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Ludwig van Beethoven, Quartett für zwei Violinen, Viola und Violoncello (F-Dur) op. 135, Stimmen, Autograph

Beethoven-Haus Bonn, Sammlung H. C. Bodmer, HCB BMh 6/46

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Beethoven made the copy for his last String Quartet op. 135 himself in October 1826. Unusually, he copied the work in separate parts. At this time in his life, he rarely did so and it is generally unusual for Beethoven. All four parts have the title "Der schwer gefaßte Entschluß" (The difficult decision) written above the last movement, with the famous words and musical motif "Muß es sein?" - "Es muss sein!" (Must it be? - It must be!). At the end of the 1850s, the original publisher of this string quartet in Paris, Maurice Schlesinger, tells of Beethoven's accompanying letter, which he had sent in the post with the copy. In it Beethoven gives the reason for the motto and also explains why he had copied the quartet himself rather than handing it over to a copyist. Although the original letter was destroyed in a fire, Schlesinger remembered Beethoven's words, "You see what an unhappy person I am. It was not only difficult to write as I had something much greater in mind and only wrote it down because I had promised to do so and needed the money. You can see that it was very difficult for me from the "it must be so". But an additional problem was that I wanted to send it to you in parts to make engraving easier. Yet I couldn't find a copyist in the whole of Mödling and so I had to copy it myself. That was a piece of work! Phew, it's done. Amen."). At the time he completed the quartet, Beethoven was still in his summer lodgings, but in Gneixendorf (this is also noted on the first page of the first violin part) and not in Mödling (Schlesinger had probably been mistaken, Beethoven had often gone to Mödling in earlier years).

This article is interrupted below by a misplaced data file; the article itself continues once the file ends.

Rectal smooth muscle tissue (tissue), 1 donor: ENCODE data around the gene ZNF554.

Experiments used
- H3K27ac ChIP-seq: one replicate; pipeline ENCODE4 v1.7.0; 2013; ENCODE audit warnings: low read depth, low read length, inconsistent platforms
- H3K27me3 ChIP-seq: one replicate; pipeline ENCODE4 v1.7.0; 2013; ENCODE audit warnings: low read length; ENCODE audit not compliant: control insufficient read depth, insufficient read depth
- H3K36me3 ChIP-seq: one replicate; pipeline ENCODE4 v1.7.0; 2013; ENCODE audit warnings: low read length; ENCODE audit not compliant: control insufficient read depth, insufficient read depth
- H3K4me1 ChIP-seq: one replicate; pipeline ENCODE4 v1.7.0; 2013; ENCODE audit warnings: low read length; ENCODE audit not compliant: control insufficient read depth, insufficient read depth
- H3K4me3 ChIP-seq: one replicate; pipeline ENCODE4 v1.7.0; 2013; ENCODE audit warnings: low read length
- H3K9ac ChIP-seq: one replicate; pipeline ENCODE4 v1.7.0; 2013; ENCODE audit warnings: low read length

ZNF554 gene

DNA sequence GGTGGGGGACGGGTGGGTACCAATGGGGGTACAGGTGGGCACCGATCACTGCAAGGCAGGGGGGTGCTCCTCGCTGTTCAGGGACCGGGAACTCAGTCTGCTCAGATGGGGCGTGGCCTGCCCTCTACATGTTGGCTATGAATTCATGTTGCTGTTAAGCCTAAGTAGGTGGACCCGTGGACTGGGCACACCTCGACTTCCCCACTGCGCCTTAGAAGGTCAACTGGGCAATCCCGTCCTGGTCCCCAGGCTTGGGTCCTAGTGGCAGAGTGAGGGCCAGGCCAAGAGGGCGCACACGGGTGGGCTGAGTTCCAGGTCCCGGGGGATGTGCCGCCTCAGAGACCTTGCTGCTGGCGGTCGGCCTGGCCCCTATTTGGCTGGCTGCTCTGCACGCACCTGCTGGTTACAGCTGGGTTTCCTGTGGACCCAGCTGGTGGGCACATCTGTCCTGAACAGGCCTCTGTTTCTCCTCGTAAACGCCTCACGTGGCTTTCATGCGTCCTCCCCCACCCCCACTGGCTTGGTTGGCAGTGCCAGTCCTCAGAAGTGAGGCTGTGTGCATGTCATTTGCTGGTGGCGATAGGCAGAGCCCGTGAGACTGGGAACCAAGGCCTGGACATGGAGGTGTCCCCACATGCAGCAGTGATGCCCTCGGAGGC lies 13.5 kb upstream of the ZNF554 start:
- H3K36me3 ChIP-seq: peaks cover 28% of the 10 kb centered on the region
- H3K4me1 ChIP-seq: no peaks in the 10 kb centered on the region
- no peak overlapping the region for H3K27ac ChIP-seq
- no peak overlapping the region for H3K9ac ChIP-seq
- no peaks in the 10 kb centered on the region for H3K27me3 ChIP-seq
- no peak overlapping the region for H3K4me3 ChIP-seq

Beethoven's friend Karl Holz writes in a much less serious manner about how the motto "Muß es sein" came into being. His anecdote is supported by corresponding entries in the conversation books, "Beethoven had completed the Quartet in B [op. 130] and given the manuscript to his friend Schuppanzigh [the first violinist in a string quartet] for the performance. The latter was confident of making good money with this. Beethoven was therefore even more annoyed when after the performance he found out that a wealthy music lover D..., who was well-known in Vienna, had not attended, claiming that he could have the quartet performed by competent artists for his own circle; getting his hands on Beethoven's manuscript would not be difficult. Shortly afterwards this gentleman did actually turn to Beethoven with a friend's recommendation, requesting the parts for his latest quartet. Beethoven explained to him in a letter that he would send him the parts when Schuppanzigh had been given 50 fl. as compensation for the first performance. Quite disagreeably surprised when given the message, D said to the messenger, "If it must be so-!" This answer was relayed to Beethoven, who laughed heartily and immediately wrote down the canon "Es muß seyn! Es muß seyn!" [WoO 196]. The Finale of the last Quartet in F major evolved out of this canon in late autumn 1826, for which he wrote the title "Der schwer gefaßte Entschluß". (J.R.)

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